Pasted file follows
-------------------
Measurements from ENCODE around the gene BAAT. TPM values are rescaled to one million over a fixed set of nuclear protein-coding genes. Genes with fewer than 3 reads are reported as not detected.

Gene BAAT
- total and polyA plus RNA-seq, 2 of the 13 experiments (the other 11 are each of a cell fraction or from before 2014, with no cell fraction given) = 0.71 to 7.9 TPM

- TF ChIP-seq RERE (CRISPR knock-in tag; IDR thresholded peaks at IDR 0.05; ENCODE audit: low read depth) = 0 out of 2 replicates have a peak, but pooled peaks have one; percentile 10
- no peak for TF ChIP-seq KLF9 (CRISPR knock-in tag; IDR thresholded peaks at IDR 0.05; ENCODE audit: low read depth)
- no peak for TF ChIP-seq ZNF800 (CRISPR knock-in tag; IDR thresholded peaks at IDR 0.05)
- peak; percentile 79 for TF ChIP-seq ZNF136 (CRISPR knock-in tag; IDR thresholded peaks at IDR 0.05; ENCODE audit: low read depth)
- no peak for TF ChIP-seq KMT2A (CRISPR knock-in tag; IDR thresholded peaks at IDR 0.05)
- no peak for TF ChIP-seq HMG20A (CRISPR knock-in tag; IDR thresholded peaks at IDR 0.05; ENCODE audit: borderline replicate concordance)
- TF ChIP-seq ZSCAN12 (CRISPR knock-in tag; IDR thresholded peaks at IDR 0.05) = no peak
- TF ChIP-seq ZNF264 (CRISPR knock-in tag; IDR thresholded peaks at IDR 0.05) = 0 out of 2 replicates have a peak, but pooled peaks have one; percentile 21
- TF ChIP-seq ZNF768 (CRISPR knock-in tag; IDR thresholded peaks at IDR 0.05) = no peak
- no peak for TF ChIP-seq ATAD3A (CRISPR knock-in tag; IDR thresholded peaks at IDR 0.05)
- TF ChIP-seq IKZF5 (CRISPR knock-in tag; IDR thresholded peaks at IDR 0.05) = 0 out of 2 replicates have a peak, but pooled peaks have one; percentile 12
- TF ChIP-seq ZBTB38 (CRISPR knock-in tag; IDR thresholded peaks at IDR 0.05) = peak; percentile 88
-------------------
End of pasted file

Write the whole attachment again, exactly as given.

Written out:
Measurements from ENCODE around the gene BAAT. TPM values are rescaled to one million over a fixed set of nuclear protein-coding genes. Genes with fewer than 3 reads are reported as not detected.

Gene BAAT
- total and polyA plus RNA-seq, 2 of the 13 experiments (the other 11 are each of a cell fraction or from before 2014, with no cell fraction given) = 0.71 to 7.9 TPM

- TF ChIP-seq RERE (CRISPR knock-in tag; IDR thresholded peaks at IDR 0.05; ENCODE audit: low read depth) = 0 out of 2 replicates have a peak, but pooled peaks have one; percentile 10
- no peak for TF ChIP-seq KLF9 (CRISPR knock-in tag; IDR thresholded peaks at IDR 0.05; ENCODE audit: low read depth)
- no peak for TF ChIP-seq ZNF800 (CRISPR knock-in tag; IDR thresholded peaks at IDR 0.05)
- peak; percentile 79 for TF ChIP-seq ZNF136 (CRISPR knock-in tag; IDR thresholded peaks at IDR 0.05; ENCODE audit: low read depth)
- no peak for TF ChIP-seq KMT2A (CRISPR knock-in tag; IDR thresholded peaks at IDR 0.05)
- no peak for TF ChIP-seq HMG20A (CRISPR knock-in tag; IDR thresholded peaks at IDR 0.05; ENCODE audit: borderline replicate concordance)
- TF ChIP-seq ZSCAN12 (CRISPR knock-in tag; IDR thresholded peaks at IDR 0.05) = no peak
- TF ChIP-seq ZNF264 (CRISPR knock-in tag; IDR thresholded peaks at IDR 0.05) = 0 out of 2 replicates have a peak, but pooled peaks have one; percentile 21
- TF ChIP-seq ZNF768 (CRISPR knock-in tag; IDR thresholded peaks at IDR 0.05) = no peak
- no peak for TF ChIP-seq ATAD3A (CRISPR knock-in tag; IDR thresholded peaks at IDR 0.05)
- TF ChIP-seq IKZF5 (CRISPR knock-in tag; IDR thresholded peaks at IDR 0.05) = 0 out of 2 replicates have a peak, but pooled peaks have one; percentile 12
- TF ChIP-seq ZBTB38 (CRISPR knock-in tag; IDR thresholded peaks at IDR 0.05) = peak; percentile 88